Labor Chapter 9
Unemployment • Frictional Unemployment: Unemployment that always exists – when people are looking for a job, interviewing, or trying to return to the workforce • Seasonal Unemployment: Unemployment that occurs because of the weather (season) • Structural Unemployment: When the skills of a worker no longer match the job requirements • Cyclical Unemployment: Unemployment caused by the business cycle of the economy
Labor • Labor Unions: Organizations that protect the workers, more common in the North and Northeast – (much less in the South) • Collective Bargaining: An agreement between employer and employees in which the rights of the employee are usually represented by Unions. Can include wages, working conditions, and benefits • Right to Work Laws: 1947 Taft-Hartley Act prohibited the need to join a union – currently in 24 states
• Right to Work Laws: Proponents say – workers should have the right to determine if they want to join a union and pay union dues • Right to Work Laws: Opponents say – all workers benefit from collective bargaining and union protection. Some should be “free riders”
• Blue collar vs. white collar – Blue collar – working class, manual labor, usually hourly paid, usually does not need higher education White collar – management, office worker, usually salaried
• People in unions generally receive higher wages • Does more money/benefits (wages) = few workers?
Minimum Wage • Federal minimum wage is $7. 25 (2. 13 if tipped), but if tips don’t make minimum wage then the employers must make up the difference • In 2015, seven states voted to gradually increase minimum wage to $15 an hour • 29 states, or 60% of the workforce have higher wages than $7. 25 • Republicans have continually blocked minimum wage legislation
Minimum Wage • The Georgia state minimum wage is $5. 15. Employees covered under the federal Fair Labor Standards Act are subject to the federal minimum wage of $7. 25 • Those not covered under the FLSA may be paid the state minimum wage of $5. 15.
Overtime Pay • Work in excess of 40 hours per weeks should be paid at time-and-a-half • Professionals are exempt from overtime if they earn over $47, 476 • Many firms simply increased worker pay to avoid overtime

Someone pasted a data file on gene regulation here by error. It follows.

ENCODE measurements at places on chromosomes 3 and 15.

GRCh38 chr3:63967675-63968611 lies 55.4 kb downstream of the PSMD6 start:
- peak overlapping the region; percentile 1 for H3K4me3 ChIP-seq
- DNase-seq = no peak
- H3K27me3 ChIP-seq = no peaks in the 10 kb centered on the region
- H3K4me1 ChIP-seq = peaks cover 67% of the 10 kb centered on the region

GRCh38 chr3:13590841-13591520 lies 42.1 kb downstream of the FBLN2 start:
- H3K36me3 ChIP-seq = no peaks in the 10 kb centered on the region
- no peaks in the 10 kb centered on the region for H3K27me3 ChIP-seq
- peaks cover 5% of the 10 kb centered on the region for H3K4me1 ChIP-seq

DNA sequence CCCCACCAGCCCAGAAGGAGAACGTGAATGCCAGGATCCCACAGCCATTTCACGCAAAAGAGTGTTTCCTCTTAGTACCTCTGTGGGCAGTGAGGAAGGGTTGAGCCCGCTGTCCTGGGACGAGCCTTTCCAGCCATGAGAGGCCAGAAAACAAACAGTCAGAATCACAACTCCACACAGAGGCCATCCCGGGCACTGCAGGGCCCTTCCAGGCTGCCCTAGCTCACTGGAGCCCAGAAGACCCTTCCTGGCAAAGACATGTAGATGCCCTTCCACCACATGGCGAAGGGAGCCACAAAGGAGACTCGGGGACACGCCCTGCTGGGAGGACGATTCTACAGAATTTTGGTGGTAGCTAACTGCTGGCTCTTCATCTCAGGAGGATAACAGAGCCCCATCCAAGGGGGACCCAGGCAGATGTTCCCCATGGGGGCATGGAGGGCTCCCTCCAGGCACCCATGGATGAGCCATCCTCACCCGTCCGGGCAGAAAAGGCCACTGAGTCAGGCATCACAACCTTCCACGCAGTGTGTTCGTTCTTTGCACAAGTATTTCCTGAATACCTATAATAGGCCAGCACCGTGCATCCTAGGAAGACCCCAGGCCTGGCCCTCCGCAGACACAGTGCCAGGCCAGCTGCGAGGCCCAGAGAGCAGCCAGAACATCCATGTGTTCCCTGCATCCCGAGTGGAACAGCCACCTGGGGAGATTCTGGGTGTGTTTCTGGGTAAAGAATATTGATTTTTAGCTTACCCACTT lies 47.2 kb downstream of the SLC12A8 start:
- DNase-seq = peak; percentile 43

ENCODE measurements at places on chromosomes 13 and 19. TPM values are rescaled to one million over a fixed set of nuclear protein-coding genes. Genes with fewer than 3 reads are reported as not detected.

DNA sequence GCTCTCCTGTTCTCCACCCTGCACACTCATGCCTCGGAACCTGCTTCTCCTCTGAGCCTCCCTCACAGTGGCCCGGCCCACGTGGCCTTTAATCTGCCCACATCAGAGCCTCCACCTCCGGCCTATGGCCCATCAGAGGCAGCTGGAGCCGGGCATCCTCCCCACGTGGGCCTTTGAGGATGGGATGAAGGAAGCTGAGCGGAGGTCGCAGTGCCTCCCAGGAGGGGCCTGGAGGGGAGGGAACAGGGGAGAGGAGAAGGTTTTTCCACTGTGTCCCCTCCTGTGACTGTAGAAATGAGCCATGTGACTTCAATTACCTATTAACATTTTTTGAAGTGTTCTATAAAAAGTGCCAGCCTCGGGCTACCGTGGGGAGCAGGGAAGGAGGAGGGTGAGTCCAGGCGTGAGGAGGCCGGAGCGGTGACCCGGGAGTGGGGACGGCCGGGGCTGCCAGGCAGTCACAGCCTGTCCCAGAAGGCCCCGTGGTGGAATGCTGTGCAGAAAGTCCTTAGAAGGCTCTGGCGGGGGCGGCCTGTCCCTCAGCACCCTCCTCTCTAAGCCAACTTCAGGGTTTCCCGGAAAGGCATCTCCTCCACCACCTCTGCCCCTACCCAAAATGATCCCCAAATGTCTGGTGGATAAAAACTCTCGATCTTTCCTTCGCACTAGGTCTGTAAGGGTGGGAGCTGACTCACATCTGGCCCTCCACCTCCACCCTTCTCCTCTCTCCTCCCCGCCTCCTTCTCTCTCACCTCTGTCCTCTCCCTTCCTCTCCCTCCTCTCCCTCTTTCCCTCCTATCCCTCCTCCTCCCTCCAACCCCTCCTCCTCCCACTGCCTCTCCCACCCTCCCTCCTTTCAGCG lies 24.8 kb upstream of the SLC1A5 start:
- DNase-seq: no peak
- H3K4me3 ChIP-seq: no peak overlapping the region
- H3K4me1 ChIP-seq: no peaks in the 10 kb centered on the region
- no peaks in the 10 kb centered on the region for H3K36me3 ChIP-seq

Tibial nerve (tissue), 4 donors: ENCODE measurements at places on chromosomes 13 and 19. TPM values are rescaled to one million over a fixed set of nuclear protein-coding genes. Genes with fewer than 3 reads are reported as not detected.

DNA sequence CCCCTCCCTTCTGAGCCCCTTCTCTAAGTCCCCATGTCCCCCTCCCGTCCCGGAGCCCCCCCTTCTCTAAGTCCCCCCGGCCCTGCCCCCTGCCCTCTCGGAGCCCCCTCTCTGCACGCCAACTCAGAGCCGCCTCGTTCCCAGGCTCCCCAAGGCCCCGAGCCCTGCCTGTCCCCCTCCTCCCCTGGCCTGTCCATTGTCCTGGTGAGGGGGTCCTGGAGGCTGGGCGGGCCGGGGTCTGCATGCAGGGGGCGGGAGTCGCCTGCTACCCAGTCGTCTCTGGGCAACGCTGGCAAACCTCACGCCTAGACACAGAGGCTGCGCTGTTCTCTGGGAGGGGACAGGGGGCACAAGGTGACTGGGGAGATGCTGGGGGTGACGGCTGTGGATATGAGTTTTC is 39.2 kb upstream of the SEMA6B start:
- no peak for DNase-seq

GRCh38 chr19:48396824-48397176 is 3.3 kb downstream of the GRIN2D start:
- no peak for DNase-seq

Paid Sick Leave • 36% of private sector workers don’t get paid sick leave
Paid Family Leave • Since 1993, a federal law guaranteed workers unpaid leave for up to 12 weeks for birth, serious health issues, or adoption • Three states (NJ, CA, RI) offer paid family leave – funded by employee-paid payroll taxes • Republicans blocked a national paid-leave program
• Even though there are laws against discrimination, women get 85 cents for every $1 a man earns • The right of employees to be free from discrimination in their compensation is protected under several federal laws enforced by the U. S. Equal Employment Opportunity Commission: a) Equal Pay Act of 1963, b)Title VII of the Civil Rights Act of 1964, c) Age Discrimination in Employment Act of 1967 d) Title I of the Americans with Disabilities Act of 1990.
• Proving a Claim • To bring a claim under the EPA, the employee must show that: a) a man and a woman; b) working at the same place; and c) doing the substantially the same job (equal work) and receiving unequal pay. • It is the filing employee's burden to prove these requirements. The third element is obviously the most difficult to prove and will be covered below. • Once the employee proves her case, the burden of proof then shifts to the employer to disprove any of the three elements. Employers can justify a pay differential by proving the pay difference is the result of: a) a seniority system; b) a merit system; c) a system which measures quantity or quality of work; or d) any reason other than gender
• The glass ceiling is the name given to the invisible barrier that prevents women from advancing
• Fighting, intoxication, or self-inflicted wounds by an employee will not receive compensation • Benefits include money for lost income, disability, loss of limbs, prosthetic devices, medical services, burial costs, and survivor benefits • Employers don’t have to pay for the insurance on agricultural workers, domestic workers, casual workers (like temporary office workers), public employees, and independent contractors • Employees cannot sue their employer for the injury